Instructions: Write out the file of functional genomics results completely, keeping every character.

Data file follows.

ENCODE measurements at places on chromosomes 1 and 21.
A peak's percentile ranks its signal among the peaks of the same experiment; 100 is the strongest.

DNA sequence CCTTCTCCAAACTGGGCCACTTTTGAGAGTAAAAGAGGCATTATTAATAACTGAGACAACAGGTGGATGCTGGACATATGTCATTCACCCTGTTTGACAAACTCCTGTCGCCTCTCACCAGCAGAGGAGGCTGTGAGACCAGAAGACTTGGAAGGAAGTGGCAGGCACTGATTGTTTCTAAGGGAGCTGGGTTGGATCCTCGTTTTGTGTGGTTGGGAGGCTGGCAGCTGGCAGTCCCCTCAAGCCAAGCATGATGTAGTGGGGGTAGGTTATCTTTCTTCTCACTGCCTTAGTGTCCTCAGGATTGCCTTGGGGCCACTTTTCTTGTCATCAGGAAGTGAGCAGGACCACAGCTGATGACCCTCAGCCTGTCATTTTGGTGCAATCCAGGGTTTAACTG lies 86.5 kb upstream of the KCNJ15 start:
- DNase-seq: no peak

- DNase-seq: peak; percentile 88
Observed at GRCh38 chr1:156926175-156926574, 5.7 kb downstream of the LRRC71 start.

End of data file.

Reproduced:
ENCODE measurements at places on chromosomes 1 and 21.
A peak's percentile ranks its signal among the peaks of the same experiment; 100 is the strongest.

DNA sequence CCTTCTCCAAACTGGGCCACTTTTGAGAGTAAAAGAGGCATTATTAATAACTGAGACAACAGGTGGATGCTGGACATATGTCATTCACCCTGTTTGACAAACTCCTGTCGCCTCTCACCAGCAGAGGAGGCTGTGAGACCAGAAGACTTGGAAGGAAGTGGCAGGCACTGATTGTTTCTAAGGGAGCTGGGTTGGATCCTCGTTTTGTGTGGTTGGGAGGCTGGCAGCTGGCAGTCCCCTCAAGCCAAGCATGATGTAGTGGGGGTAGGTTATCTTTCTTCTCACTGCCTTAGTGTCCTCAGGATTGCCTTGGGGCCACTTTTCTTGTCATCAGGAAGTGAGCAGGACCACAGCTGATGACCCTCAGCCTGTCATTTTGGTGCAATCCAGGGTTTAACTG lies 86.5 kb upstream of the KCNJ15 start:
- DNase-seq: no peak

- DNase-seq: peak; percentile 88
Observed at GRCh38 chr1:156926175-156926574, 5.7 kb downstream of the LRRC71 start.